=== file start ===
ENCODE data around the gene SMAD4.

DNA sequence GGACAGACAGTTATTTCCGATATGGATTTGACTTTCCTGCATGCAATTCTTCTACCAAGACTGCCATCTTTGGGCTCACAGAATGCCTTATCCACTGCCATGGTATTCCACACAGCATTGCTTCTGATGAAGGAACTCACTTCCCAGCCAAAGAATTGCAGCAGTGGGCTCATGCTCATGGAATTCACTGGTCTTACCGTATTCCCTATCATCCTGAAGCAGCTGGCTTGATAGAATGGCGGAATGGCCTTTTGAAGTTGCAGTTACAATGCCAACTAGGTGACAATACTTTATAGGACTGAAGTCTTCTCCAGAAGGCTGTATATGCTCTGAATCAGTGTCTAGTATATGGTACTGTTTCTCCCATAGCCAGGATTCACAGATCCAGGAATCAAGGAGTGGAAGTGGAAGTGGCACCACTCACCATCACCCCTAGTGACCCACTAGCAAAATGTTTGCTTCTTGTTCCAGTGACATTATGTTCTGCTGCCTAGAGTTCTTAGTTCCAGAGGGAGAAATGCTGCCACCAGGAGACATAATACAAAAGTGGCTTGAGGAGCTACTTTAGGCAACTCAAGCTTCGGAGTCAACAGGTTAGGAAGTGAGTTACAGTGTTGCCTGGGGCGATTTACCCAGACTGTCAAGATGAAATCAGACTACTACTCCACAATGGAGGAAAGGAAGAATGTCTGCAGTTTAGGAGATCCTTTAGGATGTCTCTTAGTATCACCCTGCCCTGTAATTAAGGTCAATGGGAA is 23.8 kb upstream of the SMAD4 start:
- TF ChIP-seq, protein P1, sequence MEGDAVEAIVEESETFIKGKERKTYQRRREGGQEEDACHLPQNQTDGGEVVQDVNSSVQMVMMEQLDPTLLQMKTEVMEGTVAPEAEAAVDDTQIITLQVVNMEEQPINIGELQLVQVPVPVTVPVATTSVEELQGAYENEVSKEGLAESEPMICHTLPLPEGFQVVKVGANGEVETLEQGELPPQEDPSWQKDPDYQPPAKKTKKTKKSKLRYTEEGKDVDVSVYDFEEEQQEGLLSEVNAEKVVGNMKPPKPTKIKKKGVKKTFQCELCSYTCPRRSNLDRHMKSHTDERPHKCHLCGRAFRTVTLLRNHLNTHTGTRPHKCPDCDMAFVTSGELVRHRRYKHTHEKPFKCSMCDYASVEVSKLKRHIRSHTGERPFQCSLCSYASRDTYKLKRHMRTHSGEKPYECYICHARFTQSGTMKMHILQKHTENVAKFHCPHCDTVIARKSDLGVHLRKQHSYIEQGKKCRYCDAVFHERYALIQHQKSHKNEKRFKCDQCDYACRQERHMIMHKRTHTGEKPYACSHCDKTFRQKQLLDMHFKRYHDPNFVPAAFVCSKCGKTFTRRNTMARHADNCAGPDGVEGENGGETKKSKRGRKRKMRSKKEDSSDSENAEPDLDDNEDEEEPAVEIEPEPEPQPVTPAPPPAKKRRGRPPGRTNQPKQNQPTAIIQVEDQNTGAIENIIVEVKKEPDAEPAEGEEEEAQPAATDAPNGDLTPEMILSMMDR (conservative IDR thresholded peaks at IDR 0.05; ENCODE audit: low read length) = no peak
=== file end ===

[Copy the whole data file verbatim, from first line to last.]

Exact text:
ENCODE data around the gene SMAD4.

DNA sequence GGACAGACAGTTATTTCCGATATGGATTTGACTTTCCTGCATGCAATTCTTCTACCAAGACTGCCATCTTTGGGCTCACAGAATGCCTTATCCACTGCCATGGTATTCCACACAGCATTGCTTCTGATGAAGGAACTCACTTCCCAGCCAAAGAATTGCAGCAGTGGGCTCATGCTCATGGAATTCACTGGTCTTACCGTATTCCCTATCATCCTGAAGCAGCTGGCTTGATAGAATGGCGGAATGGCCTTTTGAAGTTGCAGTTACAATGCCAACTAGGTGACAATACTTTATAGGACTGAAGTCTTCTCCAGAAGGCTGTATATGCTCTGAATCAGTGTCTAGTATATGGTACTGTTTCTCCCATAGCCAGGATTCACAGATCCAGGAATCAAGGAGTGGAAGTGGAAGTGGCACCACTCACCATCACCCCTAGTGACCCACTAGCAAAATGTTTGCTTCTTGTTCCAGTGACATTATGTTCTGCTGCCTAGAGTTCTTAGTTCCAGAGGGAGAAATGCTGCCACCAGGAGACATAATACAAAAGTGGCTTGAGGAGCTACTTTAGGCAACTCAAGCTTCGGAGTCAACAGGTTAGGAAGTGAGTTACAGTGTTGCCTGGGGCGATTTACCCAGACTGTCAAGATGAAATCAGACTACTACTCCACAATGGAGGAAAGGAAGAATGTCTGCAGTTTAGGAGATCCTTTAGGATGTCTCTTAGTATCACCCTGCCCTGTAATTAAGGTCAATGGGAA is 23.8 kb upstream of the SMAD4 start:
- TF ChIP-seq, protein P1, sequence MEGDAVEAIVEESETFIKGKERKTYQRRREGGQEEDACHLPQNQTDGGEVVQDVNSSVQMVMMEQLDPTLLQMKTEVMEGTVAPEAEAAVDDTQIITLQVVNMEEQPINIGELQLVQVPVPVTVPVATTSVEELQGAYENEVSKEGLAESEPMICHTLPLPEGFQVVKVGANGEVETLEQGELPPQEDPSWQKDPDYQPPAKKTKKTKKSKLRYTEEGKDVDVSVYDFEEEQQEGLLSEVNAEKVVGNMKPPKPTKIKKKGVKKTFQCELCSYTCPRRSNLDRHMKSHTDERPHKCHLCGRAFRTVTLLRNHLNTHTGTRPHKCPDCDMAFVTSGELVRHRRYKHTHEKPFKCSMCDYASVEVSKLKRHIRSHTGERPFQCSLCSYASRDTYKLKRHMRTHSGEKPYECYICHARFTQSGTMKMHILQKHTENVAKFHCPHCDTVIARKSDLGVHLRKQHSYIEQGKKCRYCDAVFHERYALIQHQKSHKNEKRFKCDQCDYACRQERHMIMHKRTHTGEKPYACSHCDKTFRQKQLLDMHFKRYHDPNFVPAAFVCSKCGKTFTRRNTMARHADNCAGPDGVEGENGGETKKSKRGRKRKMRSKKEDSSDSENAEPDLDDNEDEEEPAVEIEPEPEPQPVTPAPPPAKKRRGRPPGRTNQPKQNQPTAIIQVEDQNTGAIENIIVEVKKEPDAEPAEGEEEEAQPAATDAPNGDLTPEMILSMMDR (conservative IDR thresholded peaks at IDR 0.05; ENCODE audit: low read length) = no peak